7-19_Blog

5 Indicators That You Have a Generous Church

Do you have a generous church?

Church leaders often base the answer to this question on whether or not the church met their annual budget. If a church meets their budget, they are generous. If a church does not meet their budget, they struggle with generosity.

While meeting the budget may reveal something about a church’s generosity, such a correlation is littered with problems. What if the church simply did not budget well? What if a local economic downturn hurt members’ income therefore lessening their numerical giving?

So, if meeting the budget can only answer a small portion of the question, what are some other indicators of generosity? Though not exhaustive, here are five indicators that you have a generous church:

1. Generosity is an explicit goal.

Generous churches talk and teach about generosity.

They are intentional about raising up generous disciples. They do not shy away from their desire to see men and women in their church reflect the sacrificial generosity of our God. They set generosity expectations in their prospective member class and challenge current members to live and give generously.

Generous churches talk and teach about generosity.

It is not accidental that they are a generous church.

2. Church leaders are generous.

Generous churches are led by generous church leaders.

Leaders of generous churches challenge the members to go where they have already been. Church leaders are asked to commit to sacrificial giving, and they are held accountable. This expectation often extends beyond paid staff and to key lay leaders as well.

Generous churches are led by generous church leaders.

Church members can sense it, their leaders are living out their words.

3. Designated gifts are limited.

Designated gifts (gifts that are designated to go only to a specific cause or ministry) are not always bad, but excessive designated gifts can be a sign of distrust.

Members feel that they know how to leverage the resources better than the church leaders. Conversely, limited designated giving can indicate trust in the church leaders’ ability to steward resources well. And where there is trust, there is increased generosity.

4. The 80/20 principle does not apply.

As it pertains to church generosity, the 80/20 principle means that 80 percent of a church’s giving comes from 20 percent of the congregation.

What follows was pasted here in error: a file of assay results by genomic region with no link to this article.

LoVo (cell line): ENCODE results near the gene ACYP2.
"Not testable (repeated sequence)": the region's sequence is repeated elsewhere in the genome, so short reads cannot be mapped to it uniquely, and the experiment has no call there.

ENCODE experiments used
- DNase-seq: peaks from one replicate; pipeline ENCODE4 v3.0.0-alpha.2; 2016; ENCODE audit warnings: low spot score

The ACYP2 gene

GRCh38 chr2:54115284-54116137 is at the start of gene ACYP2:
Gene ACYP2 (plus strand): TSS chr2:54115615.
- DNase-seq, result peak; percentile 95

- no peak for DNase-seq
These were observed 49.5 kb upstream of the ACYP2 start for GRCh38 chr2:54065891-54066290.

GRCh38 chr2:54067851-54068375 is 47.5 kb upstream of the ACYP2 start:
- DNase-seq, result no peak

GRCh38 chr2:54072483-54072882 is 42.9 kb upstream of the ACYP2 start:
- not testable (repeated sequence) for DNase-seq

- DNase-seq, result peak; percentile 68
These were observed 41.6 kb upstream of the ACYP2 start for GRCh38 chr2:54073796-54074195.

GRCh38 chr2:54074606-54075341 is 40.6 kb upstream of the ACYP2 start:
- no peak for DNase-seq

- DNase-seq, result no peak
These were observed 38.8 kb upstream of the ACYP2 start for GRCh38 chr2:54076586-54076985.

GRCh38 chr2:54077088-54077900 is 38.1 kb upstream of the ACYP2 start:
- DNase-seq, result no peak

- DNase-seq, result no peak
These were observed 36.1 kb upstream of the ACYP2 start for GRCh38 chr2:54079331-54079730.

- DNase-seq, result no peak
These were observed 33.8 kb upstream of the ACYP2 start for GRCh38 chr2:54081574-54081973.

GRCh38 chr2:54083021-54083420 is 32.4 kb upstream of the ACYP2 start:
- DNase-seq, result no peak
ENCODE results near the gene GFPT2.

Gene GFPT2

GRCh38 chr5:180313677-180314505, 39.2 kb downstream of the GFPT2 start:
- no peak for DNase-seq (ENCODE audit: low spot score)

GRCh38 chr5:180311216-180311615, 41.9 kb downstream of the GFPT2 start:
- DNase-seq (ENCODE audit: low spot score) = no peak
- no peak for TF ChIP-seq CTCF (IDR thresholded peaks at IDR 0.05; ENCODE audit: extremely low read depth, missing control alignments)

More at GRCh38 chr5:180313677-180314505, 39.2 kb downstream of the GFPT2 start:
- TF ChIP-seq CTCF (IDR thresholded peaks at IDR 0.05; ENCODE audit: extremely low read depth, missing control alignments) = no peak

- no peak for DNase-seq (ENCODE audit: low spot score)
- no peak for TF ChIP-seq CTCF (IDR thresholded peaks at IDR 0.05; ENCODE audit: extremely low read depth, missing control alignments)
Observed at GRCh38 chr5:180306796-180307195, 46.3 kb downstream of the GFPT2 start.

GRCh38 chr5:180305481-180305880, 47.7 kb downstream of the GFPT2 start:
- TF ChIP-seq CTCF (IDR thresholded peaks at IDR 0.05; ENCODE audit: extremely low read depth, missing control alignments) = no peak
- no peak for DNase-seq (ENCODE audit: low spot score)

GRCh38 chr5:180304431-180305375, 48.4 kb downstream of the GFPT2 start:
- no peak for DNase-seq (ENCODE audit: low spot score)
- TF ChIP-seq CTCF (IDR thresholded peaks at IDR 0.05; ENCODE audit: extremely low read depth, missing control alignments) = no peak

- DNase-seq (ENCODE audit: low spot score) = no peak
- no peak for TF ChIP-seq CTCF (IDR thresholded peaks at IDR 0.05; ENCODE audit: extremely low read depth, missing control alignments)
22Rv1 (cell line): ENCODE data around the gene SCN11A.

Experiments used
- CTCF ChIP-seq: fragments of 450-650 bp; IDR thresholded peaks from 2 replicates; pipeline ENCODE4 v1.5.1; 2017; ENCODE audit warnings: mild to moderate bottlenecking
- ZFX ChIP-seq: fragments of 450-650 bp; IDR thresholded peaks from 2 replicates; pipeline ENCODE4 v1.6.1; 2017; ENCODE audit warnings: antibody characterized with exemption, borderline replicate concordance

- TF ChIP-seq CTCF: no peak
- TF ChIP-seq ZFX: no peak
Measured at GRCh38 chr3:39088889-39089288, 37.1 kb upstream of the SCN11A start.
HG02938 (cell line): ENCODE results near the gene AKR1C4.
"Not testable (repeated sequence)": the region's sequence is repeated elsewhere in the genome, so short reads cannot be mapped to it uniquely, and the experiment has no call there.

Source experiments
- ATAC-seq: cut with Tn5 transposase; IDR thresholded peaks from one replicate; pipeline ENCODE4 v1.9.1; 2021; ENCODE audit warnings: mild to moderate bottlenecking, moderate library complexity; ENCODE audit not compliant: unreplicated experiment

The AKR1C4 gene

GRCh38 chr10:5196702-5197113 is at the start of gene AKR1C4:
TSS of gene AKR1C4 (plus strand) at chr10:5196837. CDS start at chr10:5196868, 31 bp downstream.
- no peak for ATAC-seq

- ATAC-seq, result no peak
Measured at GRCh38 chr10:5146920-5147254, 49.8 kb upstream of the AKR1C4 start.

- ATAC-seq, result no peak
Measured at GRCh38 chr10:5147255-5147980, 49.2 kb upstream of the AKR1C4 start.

Church leaders often assume that this top heavy giving is unavoidable. It isn’t. While generous churches still have larger givers that make up a significant portion of the church’s offerings, the percentages are not as stunning. Generous churches have a large amount of less wealthy individuals who give sacrificially.

5. High volunteer participation rate.

Generous churches experience, not just a high financial participation rate, but a high volunteer participation rate.

The reason is simple—a generous disciple’s generosity does not stop with his or her wallet. Their openhandedness extends to other areas of their life, including their time.

The reason is simple—a generous disciple’s generosity does not stop with his or her wallet.

Generous disciples volunteer. They support the church with their money and their time.

 

So, do you have a generous church? Meeting the church budget is important, but it is not always the best indicator. As you evaluate your church’s generosity, consider the five indicators above. And hopefully, you will find yourself realizing that you truly have a generous church.

If you find that your church doesn’t exhibit the characteristics of a generous church, the SecureGive team can help. In addition to providing the best giving software on the market, they help churcesh build a strategy that will increase giving and create a culture of generosity. Give them a call (855-895-8951) and let them help your church become more generous.

Art Rainer
Art Rainer

Art Rainer is the Vice President for Institutional Advancement at Southeastern Baptist Theological Seminary. He writes and speaks widely about issues related to finance, wealth, and generosity, and is the author of The Money Challenge: 30 Days of Discovering God’s Design for You and Your Money. Art lives in Wake Forest, North Carolina with his wife, Sarah, and their three children.

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